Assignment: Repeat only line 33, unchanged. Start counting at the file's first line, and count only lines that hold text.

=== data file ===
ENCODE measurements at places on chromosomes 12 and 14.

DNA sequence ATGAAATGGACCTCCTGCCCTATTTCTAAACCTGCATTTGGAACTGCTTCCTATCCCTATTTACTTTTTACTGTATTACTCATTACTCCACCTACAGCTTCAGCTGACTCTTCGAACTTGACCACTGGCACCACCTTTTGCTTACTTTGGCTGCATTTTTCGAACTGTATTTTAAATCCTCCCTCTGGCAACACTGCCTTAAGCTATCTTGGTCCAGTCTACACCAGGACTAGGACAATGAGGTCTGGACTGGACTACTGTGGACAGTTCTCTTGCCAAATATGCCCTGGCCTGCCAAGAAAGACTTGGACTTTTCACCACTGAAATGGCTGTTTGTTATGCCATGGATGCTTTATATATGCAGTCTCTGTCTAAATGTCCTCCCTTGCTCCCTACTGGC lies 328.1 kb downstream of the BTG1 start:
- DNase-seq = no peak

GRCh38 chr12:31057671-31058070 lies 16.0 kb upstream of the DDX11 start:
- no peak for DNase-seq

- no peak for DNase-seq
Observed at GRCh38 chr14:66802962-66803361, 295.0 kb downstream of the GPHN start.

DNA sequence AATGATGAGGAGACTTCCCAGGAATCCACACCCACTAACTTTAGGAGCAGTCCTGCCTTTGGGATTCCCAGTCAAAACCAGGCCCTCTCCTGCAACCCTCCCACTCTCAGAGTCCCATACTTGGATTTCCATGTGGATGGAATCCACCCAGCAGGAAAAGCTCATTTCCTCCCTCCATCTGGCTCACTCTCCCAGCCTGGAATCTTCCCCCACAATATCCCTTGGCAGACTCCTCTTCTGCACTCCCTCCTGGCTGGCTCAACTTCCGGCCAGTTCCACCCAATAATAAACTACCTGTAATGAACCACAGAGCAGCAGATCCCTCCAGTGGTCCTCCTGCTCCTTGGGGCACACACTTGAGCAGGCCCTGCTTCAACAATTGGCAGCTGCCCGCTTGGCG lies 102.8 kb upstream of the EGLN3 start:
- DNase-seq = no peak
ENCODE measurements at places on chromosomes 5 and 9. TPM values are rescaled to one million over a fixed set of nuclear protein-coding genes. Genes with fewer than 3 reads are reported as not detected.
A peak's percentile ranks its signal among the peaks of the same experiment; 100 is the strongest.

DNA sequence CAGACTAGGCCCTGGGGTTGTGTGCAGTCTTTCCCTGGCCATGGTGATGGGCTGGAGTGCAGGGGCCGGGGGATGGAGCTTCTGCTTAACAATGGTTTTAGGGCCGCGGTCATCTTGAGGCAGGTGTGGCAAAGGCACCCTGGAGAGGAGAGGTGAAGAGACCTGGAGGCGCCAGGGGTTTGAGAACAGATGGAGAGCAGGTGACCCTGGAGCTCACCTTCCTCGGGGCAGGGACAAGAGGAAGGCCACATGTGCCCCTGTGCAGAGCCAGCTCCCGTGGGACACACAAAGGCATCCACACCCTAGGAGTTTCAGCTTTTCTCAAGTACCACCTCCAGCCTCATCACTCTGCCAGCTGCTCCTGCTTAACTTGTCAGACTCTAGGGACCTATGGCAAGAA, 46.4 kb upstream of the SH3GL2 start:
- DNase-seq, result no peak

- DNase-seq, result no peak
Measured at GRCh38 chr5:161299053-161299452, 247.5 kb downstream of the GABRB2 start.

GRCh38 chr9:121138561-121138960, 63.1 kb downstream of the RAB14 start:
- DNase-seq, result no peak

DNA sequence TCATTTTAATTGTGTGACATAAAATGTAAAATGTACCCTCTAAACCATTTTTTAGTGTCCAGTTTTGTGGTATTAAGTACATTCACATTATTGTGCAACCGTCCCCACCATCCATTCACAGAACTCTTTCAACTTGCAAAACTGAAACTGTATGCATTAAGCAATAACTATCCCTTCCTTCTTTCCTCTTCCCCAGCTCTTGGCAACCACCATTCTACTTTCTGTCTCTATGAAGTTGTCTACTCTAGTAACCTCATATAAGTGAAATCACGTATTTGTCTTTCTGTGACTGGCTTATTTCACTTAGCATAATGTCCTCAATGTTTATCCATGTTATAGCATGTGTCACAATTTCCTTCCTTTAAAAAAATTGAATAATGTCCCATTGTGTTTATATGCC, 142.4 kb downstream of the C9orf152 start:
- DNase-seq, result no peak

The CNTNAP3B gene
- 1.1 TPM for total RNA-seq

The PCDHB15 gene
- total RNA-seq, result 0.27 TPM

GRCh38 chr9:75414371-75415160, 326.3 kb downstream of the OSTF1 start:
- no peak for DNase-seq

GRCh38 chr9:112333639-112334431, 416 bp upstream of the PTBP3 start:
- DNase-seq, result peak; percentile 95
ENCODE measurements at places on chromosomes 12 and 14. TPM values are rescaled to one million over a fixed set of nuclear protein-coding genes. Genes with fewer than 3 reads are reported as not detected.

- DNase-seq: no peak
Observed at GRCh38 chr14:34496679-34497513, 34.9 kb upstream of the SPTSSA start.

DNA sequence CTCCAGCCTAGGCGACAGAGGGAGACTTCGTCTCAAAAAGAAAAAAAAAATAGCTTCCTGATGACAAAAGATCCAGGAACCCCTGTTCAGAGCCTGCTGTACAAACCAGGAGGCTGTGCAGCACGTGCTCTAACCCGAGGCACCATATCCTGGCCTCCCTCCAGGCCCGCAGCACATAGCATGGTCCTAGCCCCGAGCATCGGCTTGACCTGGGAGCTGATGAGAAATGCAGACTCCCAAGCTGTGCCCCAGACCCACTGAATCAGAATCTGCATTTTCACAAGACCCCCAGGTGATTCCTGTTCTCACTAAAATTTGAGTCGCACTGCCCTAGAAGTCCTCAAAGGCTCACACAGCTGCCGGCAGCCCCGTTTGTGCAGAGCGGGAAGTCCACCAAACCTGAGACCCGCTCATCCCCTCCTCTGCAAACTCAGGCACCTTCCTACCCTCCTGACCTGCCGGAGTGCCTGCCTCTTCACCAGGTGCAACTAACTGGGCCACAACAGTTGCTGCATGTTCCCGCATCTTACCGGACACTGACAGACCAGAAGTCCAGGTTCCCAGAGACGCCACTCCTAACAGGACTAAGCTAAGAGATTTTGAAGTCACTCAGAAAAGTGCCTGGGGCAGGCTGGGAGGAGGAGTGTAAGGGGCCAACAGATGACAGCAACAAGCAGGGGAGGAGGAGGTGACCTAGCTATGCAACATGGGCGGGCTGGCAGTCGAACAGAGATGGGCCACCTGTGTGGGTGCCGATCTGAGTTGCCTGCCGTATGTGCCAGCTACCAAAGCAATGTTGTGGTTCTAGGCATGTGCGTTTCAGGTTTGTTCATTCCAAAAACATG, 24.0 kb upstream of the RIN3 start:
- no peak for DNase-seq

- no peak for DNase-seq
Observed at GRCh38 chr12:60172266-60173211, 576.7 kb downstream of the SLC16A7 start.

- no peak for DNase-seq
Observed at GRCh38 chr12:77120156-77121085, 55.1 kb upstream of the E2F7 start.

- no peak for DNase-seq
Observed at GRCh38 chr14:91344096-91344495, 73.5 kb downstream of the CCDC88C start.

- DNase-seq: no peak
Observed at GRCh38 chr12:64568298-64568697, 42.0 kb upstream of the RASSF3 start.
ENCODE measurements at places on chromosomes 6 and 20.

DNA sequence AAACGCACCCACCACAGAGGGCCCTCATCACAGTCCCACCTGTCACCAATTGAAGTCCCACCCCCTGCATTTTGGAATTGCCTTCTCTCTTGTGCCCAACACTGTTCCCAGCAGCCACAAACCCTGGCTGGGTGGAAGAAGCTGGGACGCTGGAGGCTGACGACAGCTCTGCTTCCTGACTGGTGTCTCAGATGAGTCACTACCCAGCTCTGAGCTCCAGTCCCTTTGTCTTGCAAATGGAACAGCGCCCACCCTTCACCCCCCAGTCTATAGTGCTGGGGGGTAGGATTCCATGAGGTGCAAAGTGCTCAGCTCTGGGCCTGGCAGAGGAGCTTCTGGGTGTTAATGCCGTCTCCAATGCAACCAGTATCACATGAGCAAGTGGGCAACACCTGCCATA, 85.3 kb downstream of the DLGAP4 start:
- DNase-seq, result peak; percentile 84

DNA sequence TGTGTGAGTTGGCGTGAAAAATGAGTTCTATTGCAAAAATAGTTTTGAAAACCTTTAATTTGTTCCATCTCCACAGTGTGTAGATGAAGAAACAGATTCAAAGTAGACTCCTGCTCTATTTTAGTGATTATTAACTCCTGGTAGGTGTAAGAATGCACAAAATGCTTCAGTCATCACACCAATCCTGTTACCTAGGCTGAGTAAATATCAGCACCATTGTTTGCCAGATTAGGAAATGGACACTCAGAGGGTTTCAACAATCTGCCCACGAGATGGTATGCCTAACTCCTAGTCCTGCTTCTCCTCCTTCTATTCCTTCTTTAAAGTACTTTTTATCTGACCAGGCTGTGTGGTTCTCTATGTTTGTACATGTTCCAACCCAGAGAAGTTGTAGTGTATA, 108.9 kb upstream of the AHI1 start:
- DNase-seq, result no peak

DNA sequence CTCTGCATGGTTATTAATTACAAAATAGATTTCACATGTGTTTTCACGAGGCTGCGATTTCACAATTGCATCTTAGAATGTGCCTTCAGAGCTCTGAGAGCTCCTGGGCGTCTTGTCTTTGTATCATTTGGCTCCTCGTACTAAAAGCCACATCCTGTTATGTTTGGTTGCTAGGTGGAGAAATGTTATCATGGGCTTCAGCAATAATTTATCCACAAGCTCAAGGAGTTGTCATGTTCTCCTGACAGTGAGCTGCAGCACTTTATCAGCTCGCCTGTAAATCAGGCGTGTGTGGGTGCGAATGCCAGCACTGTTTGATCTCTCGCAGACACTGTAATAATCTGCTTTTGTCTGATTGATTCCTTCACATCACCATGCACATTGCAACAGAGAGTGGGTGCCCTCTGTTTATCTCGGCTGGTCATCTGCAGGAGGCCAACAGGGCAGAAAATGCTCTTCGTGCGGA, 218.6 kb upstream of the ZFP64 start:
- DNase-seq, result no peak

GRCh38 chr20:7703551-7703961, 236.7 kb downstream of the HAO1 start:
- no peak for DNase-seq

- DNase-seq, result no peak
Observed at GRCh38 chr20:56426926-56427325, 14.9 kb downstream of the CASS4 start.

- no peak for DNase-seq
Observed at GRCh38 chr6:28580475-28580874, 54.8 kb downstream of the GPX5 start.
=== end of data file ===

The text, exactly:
- no peak for DNase-seq